Overwatch | Review
I’ve struggled to find a bad word to say about Blizzard’s Overwatch. They improved from the open beta, which is always nice to see, and I hope they continue to keep a high standard. I’m sure I’ll be plugging many hours into this game with the rest of the Start Replay team.
The Good
  • + Addictive nature
  • + Easy to pick up and play
  • + Great range of characters
The Bad
  • - No XP levelling system for individual characters

Want to look beyond the score? Check out the full review below…

Start Replay: “Which hero, which hero?!”


Welcome to Overwatch, the newest addition to Blizzard’s already impressive roster. Many, many, many hours will be spilt into the addictive, enjoyable and competitive nature of this game.

Overwatch revolves around 21 heroes who were once part of the taskforce called “Overwatch”. They were the protectors of planet Earth but, due to their differences and their negative image in the public eye, they disbanded. Years have passed and they’ve now been tasked to return to the fight and protect Earth. Just from that short description it sounds like there would be a hefty amount of story to this game, but there isn’t. If you’re looking for juicy stories on each character or gritty relationships between them then I’m afraid, you’ll have to read up about that. There’s a fair amount of lore behind each character and the team as a whole; I’d highly recommend you read it all.


As mentioned, there are 21 heroes for you to play as, each with different strengths and weaknesses. You have offense, defence, tank and support. Offense and defence heroes are self-explanatory, whereas Tank heroes are there to absorb damage; they usually have a form of shield to protect them for extended periods of time. Support heroes have the job of making sure their team mates are in good health. This can also extend out to the enemy team, but instead of healing, they will place negative effects on them.

Overwatch: Origins Edition_20160607134927

Picking your hero will depend on the map, the game mode and the rest of the team structure. For example, if no one has selected to be a support hero, it’s always a good idea to have one. This can also be said with tank heroes. But then again, it’s entirely possible to win a game with a team full of offense heroes. It can depend, also, on the skill level of the other players. I personally enjoyed playing as offense heroes. They’re agile, can zip around the map quickly, and, if played right, can be devastating in big team fights. If you prefer to run on ahead or flank the enemy, then they work great in 1v1 as well.


There are 12 maps in total and each map will pit 6 heroes against another team of 6. The map decides the game mode. The modes are assault, escort, hybrid escort and control. Assault requires one team to defend a point and the other team to capture it. Escort sees one team escorting a payload through the map to get to a final destination. Standing near it makes it move but if the enemy team is near then it will stop. The hybrid game mode is the same as escort but you have to capture a point before the payload is released. And lastly, control, is when both teams fight for the same point, it’s best of three rounds. These game modes will suit different heroes. If you’re playing a game on control, then you may not see the need for a support hero as it’s all about attacking then defending the point. Having as much fire power as possible can really help.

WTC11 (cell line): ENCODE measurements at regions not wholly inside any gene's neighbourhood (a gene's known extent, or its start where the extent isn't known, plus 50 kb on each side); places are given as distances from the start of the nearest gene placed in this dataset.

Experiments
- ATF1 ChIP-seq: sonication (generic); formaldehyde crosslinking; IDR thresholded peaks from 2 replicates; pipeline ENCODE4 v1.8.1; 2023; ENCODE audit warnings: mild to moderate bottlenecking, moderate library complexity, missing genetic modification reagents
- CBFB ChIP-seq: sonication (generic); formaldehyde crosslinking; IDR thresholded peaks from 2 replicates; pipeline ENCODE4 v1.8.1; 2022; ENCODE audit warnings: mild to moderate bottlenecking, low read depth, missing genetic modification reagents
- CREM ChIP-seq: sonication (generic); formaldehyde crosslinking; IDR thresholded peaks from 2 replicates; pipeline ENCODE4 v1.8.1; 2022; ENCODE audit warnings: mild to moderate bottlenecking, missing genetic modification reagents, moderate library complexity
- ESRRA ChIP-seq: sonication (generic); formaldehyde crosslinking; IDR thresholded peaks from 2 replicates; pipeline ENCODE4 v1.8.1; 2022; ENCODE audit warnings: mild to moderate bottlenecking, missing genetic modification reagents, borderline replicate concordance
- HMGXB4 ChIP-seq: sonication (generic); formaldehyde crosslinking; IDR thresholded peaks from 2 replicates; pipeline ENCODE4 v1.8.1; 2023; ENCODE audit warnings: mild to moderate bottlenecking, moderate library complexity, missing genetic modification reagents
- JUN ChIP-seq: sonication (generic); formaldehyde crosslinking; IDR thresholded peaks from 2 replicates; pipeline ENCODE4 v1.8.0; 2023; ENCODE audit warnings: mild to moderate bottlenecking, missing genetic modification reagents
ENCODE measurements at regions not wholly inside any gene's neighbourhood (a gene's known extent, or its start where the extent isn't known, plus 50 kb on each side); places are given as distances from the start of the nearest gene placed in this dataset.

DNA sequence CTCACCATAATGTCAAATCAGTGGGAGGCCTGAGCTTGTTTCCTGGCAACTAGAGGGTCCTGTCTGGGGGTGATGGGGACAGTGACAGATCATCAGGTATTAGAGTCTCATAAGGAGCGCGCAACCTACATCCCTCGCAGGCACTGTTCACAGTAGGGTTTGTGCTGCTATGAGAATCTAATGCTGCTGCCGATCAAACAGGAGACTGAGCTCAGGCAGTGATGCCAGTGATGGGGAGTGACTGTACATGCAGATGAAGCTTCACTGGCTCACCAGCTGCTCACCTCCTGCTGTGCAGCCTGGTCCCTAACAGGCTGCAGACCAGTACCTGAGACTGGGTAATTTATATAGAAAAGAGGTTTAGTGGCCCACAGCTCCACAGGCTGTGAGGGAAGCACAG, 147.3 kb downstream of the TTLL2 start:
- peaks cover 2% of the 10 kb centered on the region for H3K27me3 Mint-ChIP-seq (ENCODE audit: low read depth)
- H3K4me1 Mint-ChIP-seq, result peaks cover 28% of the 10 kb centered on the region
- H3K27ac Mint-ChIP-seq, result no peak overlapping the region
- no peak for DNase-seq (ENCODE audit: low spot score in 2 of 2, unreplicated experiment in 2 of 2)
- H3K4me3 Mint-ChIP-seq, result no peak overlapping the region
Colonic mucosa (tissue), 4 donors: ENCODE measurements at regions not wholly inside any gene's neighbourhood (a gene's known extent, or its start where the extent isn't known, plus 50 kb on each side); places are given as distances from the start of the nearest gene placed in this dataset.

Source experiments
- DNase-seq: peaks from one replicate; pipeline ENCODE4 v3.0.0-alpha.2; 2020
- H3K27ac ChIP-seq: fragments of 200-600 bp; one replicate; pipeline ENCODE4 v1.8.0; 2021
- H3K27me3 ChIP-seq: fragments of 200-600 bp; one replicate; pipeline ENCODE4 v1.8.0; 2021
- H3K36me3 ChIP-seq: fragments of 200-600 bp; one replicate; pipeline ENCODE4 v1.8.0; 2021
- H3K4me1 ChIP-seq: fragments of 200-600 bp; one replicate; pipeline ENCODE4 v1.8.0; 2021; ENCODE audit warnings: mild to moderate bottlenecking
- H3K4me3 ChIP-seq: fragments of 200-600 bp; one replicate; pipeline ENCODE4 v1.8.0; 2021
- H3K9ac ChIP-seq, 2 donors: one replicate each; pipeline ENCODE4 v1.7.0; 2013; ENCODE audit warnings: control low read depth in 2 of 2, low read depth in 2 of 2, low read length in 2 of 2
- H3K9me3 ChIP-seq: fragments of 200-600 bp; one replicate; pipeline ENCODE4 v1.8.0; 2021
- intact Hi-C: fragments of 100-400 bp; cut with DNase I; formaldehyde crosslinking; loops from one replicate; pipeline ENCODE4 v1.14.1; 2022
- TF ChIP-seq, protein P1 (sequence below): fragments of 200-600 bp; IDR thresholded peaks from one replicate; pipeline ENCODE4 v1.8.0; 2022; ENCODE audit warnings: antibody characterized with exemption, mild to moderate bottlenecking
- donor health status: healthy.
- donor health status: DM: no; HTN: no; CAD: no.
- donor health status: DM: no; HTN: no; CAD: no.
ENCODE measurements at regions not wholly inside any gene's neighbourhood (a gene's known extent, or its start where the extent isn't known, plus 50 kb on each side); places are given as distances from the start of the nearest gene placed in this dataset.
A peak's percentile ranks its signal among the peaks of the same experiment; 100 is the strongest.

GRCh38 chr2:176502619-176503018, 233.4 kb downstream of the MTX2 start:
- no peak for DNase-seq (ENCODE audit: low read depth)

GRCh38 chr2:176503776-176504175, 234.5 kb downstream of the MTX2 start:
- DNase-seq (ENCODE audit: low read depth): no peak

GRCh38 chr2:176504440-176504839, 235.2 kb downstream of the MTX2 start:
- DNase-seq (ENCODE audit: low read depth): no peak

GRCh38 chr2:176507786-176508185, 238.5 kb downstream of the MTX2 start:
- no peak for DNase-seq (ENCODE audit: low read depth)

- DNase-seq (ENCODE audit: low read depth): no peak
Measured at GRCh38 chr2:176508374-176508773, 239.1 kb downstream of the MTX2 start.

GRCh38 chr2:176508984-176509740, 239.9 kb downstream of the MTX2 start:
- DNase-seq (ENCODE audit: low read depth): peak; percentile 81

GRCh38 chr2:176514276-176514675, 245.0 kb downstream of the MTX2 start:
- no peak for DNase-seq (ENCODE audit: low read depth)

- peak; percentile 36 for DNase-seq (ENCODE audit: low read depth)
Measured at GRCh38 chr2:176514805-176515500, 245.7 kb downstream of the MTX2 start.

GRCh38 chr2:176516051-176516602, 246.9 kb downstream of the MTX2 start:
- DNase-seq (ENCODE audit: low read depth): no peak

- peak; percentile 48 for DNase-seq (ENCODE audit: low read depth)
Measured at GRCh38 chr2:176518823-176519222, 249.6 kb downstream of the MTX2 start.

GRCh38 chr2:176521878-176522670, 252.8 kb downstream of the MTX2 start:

As well as these game modes you can also play against AI, if you fancy practising first. Or you can head to the practise range to get a feel for each heroes’ abilities. Lastly there is a weekly brawl mode. This mode changes each week and adds a fun twist to the usual game modes. Last week was called Arcade wherein all the abilities and super abilities recharged twice as fast. It made for a very hectic and fast paced game mode. This week is Super Shimada Bros; you’re only allowed to play as one of two heroes who are, yep, you guessed it, brothers. This weekly brawl really brings a fantastic change of pace to the usually games played. If you’re getting bored of the usual game mode, then give this a try.

Each hero has over 50 unlockables in the form of skins, emotes, victory poses, voice lines, sprays and highlight intros. You can unlock these via loot boxes, you receive one each time you level up. You can also purchase these via the native store, PSN or Xbox, but they only give you aesthetic items, not worth spending money on.


Overwatch truly is a fantastic game but it could be better. At the time of writing this I only have two gripes; levelling up and groups. I wish there was more of a personal feel to each hero. Whilst you gain XP to increase your overall level, it would be nice to have some kind of levelling mechanic for each hero. This wouldn’t make the heroes more powerful, no, it would just allow for some more unique skins or emotes that give each hero a personal touch.

With groups, they’re not very well thought out at all. I mean don’t get me wrong, they work how they should; your friends can join then you can all go play a game together. But if the group leader leaves the game it doesn’t bring everyone else out as well. On many occasions I’ve found myself in another game without my friends. And what’s more annoying after that is that you then have to re-invite all your friends into the group again.

About The Author

Tom Daden
Content Editor

Tom has been an avid gamer since his early years as a wee toddler. Being introduced to the SNES and then moving onto the Gameboy, Tom still has a love for all things Nintendo, especially Pokémon. His fellow colleagues look up to him for being a fantastic role model, a beautiful man and, above all, a master Pokémon trainer.

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